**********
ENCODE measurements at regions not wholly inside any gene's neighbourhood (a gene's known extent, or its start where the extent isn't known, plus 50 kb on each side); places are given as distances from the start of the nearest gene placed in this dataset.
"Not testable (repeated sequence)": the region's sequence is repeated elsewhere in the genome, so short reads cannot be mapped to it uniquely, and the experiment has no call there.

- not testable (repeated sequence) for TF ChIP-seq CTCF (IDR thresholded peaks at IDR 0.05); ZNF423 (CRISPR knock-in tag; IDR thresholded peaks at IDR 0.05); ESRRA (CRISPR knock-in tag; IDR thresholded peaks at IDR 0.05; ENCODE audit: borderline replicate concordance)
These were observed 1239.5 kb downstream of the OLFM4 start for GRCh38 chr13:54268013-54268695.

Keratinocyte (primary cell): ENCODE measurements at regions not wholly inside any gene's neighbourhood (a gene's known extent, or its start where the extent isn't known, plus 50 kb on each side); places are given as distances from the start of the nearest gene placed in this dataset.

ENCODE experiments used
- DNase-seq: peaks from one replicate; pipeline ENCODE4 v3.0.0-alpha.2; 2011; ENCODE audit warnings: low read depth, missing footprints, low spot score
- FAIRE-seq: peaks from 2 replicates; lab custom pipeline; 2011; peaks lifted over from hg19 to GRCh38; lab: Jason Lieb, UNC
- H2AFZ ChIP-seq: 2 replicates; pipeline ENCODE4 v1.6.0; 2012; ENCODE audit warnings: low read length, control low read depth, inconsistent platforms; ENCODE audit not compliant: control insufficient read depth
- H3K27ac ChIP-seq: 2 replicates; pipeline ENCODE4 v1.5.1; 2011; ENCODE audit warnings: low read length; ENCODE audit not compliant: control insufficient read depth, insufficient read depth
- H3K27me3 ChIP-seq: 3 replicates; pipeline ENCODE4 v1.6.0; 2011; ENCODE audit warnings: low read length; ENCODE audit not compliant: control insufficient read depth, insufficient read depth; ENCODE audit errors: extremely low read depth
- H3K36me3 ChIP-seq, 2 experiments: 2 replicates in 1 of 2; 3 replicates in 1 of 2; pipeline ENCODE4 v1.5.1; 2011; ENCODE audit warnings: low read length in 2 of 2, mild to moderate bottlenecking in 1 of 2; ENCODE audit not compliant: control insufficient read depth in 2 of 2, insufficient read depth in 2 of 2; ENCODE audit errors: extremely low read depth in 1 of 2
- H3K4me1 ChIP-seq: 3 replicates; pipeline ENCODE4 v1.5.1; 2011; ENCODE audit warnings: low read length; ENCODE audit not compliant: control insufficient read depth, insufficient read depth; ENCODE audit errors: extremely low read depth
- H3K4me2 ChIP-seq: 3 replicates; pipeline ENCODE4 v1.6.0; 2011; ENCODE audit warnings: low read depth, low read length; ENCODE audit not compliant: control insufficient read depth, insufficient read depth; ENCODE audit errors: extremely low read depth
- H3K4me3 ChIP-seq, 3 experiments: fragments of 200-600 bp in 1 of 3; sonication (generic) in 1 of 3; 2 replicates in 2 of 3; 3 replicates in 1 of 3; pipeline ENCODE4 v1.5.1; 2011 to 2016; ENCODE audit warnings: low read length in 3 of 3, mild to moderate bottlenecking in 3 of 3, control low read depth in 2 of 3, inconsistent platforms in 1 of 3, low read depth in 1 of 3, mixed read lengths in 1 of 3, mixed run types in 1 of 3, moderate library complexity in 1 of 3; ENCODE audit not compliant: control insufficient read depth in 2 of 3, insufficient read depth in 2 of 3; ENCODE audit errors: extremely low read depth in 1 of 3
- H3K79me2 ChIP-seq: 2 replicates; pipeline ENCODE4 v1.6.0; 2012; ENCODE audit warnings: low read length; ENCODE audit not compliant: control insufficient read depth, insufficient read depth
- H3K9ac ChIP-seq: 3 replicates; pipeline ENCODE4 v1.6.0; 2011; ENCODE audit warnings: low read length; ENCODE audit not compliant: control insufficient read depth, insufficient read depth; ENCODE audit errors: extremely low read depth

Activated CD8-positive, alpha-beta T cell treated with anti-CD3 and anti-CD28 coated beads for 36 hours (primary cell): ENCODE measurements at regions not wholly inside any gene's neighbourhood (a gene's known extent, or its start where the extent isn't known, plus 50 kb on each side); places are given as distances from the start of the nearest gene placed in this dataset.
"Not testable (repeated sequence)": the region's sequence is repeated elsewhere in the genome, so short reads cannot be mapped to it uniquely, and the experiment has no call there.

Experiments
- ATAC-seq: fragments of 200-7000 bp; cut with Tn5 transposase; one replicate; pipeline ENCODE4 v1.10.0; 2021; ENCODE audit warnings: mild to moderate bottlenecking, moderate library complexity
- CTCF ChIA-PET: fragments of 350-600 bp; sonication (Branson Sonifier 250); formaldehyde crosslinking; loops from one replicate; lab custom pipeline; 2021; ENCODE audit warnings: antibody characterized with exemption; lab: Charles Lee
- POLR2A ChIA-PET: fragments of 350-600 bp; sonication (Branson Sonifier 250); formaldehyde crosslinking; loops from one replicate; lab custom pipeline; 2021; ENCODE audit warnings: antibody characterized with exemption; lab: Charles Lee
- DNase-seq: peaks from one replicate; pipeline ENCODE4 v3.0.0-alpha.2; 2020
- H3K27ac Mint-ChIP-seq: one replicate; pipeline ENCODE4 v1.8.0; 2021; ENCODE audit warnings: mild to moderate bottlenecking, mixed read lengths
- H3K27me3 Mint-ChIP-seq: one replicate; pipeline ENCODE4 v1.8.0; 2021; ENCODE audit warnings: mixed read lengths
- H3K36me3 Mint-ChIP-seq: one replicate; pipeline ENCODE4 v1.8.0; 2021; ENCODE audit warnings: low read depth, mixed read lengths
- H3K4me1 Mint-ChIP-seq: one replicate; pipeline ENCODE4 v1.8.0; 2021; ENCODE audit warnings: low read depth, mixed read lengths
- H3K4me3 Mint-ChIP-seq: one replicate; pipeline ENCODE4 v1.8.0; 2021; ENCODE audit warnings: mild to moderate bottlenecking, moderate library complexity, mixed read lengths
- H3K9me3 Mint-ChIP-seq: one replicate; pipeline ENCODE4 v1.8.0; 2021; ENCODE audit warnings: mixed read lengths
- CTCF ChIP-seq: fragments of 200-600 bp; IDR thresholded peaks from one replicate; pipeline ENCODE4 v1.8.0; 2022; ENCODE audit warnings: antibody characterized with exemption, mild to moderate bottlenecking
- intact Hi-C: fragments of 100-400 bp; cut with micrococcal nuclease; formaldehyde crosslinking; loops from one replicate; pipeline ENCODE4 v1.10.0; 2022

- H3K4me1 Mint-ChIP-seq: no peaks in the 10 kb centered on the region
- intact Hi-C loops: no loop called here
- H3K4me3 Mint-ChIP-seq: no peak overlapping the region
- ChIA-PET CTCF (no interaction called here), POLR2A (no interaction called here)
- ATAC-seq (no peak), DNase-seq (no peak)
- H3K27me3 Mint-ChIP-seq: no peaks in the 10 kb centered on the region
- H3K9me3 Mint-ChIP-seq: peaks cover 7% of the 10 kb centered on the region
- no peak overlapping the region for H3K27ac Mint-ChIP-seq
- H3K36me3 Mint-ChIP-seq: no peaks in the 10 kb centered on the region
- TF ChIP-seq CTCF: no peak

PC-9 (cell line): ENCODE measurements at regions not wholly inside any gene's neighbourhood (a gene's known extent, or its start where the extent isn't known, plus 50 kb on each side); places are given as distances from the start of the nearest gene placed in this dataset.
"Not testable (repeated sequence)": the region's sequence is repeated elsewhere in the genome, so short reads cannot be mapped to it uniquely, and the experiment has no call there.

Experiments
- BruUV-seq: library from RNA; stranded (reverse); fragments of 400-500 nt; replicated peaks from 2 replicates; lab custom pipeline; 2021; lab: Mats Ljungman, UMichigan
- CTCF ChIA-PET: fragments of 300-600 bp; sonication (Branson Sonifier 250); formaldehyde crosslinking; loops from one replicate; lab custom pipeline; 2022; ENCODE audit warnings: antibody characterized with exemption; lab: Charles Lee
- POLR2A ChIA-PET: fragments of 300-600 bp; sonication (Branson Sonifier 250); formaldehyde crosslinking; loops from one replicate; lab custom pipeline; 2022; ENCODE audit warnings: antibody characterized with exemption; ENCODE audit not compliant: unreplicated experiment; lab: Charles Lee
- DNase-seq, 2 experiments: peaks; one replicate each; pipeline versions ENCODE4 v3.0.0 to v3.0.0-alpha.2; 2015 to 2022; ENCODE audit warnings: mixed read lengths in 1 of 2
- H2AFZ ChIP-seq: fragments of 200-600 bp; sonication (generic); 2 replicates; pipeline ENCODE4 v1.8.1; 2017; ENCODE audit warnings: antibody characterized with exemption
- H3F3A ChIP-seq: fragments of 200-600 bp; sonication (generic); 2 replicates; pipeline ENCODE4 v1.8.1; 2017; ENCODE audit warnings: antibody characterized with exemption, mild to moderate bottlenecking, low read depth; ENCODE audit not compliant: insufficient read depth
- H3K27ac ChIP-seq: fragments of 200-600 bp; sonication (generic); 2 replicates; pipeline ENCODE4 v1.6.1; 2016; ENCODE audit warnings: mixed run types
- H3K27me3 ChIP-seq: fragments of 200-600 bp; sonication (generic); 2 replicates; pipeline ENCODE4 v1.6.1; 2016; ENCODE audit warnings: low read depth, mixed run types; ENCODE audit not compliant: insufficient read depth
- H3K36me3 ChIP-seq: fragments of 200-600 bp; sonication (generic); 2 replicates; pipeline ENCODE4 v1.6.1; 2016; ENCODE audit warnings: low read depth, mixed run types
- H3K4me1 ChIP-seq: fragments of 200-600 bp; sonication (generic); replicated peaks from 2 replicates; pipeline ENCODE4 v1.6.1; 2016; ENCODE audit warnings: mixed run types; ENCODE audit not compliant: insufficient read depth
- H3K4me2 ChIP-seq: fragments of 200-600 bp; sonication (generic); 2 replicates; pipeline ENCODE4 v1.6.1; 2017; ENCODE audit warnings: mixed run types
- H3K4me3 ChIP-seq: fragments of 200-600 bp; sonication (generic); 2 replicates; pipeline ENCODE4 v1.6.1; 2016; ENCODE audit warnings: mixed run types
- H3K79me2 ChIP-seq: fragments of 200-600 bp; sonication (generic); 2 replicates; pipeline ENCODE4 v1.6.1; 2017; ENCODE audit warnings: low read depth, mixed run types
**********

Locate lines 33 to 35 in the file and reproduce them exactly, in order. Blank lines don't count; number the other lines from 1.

- H3K4me1 Mint-ChIP-seq: no peaks in the 10 kb centered on the region
- intact Hi-C loops: no loop called here
- H3K4me3 Mint-ChIP-seq: no peak overlapping the region